The art that has come out of Greenwich Village since the turn of the 20th century has pushed boundaries and inspired entire new movements. The stellar architecture of the Village’s “Gilded Age,” spanning from 1870-1900, opened up the area for writers, artists, actors and other creative types who would come to influence the art world with styles including expressionism, surrealism and even street art.
“Artistic flats” began popping up all around the Village in the early 1900s, and the era’s artists often dabbled in experimental forms of art, what is now considered avant-garde. Socialite and sculptor Gertrude Vanderbilt Whitney used her considerable wealth to support a variety of young struggling artists, especially female artists. She established her first studio for the exhibition of avant-garde work in 1914 at 8 West 8th Street, which was then called the Whitney Studio Club and today is the home of the New York Studio School of Drawing, Painting and Sculpture.
Other wealthy New York socialites also supported young artists in the 20th century. Peggy Guggenheim’s Art of This Century gallery opened in 1942, in part to further the careers of artists whose work she found influential, including the expressionist Jackson Pollock, who’s first solo show was held at the gallery in 1943. Pollock used his entire body while painting and moved all around the canvas with the “drip technique” he developed using liquid paint.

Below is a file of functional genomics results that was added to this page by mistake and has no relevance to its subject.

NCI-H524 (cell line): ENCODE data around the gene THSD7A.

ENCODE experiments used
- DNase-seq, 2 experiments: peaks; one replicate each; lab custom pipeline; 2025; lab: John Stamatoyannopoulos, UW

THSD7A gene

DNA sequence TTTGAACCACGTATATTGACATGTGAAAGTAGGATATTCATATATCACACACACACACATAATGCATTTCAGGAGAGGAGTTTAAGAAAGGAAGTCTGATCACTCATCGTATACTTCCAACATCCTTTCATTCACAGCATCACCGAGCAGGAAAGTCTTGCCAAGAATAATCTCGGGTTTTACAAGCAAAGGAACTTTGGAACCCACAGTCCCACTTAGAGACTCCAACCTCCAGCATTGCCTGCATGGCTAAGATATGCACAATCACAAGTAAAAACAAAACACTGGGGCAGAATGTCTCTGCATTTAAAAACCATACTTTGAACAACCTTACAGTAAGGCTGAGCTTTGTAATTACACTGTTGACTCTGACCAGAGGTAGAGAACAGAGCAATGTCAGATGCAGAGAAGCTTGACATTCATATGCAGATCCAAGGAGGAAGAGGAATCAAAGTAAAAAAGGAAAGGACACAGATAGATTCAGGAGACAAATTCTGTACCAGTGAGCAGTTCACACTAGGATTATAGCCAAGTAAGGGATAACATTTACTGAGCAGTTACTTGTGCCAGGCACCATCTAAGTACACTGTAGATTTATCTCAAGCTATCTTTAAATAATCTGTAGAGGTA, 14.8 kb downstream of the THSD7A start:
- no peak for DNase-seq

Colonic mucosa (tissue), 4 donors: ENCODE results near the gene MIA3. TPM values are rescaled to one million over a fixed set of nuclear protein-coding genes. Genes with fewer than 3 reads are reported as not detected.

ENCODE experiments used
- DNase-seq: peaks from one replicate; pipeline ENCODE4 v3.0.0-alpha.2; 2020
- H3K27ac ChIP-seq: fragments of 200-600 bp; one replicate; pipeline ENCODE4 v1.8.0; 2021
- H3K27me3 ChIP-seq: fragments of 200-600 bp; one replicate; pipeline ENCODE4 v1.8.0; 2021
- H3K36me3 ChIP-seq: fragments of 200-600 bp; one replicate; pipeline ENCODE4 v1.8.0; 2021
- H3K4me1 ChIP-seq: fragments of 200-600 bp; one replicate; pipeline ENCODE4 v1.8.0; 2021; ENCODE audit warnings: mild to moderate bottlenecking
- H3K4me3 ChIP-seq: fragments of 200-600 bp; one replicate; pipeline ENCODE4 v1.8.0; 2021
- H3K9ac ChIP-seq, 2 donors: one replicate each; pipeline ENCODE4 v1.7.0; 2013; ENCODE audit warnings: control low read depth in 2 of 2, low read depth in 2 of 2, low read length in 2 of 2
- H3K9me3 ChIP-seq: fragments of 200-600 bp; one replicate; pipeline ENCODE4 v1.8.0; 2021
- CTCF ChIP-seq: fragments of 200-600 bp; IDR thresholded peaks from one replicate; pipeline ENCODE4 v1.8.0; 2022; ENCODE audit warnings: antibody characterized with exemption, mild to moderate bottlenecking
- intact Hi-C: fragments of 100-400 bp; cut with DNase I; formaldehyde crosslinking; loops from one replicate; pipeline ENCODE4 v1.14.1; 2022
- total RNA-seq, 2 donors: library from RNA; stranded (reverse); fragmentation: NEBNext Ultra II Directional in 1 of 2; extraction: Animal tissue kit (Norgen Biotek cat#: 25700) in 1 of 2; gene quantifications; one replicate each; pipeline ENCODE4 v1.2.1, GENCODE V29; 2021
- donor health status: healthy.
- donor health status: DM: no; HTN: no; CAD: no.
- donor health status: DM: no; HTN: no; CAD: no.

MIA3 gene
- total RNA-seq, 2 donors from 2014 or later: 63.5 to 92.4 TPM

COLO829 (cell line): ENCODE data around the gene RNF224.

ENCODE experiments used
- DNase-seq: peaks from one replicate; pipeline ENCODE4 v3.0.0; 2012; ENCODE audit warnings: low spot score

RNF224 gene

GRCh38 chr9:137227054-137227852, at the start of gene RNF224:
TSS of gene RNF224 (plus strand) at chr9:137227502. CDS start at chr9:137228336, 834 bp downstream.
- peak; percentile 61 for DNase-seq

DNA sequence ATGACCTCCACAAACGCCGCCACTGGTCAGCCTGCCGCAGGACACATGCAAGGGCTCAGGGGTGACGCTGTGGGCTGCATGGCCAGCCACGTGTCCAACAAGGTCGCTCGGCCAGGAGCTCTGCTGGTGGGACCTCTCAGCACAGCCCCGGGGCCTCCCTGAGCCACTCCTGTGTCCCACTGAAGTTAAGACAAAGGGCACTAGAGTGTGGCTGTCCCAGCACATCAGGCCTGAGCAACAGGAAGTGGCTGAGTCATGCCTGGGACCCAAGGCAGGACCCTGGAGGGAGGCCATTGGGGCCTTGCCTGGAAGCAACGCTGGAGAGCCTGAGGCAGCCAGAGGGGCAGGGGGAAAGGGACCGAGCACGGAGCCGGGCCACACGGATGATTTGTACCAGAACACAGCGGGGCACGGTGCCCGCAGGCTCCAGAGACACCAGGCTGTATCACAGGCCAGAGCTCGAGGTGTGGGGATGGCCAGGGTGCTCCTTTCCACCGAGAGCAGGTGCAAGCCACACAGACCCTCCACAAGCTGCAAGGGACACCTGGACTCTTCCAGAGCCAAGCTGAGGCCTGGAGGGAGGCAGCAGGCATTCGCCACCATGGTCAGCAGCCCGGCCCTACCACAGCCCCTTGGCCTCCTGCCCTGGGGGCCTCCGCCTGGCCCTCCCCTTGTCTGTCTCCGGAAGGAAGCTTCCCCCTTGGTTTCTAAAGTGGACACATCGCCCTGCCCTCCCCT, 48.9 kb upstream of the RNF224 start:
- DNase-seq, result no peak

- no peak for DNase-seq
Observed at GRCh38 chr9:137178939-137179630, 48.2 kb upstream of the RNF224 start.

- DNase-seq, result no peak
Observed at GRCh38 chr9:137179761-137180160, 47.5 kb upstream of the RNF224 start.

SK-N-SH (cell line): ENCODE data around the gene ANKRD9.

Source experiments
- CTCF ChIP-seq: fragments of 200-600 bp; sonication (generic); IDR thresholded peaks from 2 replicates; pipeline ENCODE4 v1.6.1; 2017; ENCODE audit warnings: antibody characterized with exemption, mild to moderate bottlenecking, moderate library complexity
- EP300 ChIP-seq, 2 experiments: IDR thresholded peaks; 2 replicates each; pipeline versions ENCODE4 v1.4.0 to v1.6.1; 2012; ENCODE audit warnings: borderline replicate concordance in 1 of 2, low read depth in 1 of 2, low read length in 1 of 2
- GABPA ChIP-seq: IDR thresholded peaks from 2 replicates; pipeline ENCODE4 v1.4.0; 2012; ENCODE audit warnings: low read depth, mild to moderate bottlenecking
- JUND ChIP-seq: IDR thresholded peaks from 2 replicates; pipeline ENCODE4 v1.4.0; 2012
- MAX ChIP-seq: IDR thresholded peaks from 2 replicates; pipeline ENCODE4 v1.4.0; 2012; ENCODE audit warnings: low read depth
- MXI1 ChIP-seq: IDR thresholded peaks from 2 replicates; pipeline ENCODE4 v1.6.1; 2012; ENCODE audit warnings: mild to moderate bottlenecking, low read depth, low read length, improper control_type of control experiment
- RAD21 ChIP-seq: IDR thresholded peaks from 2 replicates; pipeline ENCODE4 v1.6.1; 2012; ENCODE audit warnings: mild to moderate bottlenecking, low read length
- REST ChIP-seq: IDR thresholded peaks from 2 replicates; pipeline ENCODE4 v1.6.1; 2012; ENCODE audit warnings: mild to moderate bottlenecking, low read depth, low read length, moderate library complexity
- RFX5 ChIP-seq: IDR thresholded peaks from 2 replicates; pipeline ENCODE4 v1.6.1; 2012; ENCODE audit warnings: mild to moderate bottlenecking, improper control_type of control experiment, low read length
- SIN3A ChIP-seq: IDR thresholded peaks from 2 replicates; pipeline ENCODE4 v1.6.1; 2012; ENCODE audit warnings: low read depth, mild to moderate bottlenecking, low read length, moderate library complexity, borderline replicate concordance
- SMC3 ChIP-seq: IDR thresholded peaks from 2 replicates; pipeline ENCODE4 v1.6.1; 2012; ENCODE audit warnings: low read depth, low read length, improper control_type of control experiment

Guggenheim was a big fan of abstract expressionism and surrealism, and the gallery was a sort of piece of art itself, with the rotating Kinetic Gallery section being described as a “carnival funhouse.” The Art of This Century closed in 1947.
Pop Art, Warhol and SAMO
The years between 1960 and 1990 saw an influx of experimentation in the Village art scene. Although Andy Warhol opened “The Factory,” his famous art studio, on 47th Street in 1962, and he held his first solo exhibition the same year at Eleanor Ward’s Stable Gallery, Warhol was a mainstay on the Greenwich Village scene, appearing at parties and coffee shops on a daily basis. Many of the actual artists of the 60s lived in the Village so it was the epicenter of the art scene.
Warhol has been said to have changed contemporary art, and his “pop art” style, characterized by vibrant colors and product placement, remains popular today. Warhol is said to have not only made art but to have done his best to challenge people’s perceptions of what art is.
The Village today still buzzes with art. Many students of arts roam the Village, galleries are located there (though not nearly as many as Chelsea) and established artists still prefer the lofts of the Village. That is why AyzArt is a perfect fit for this art rich neighborhood.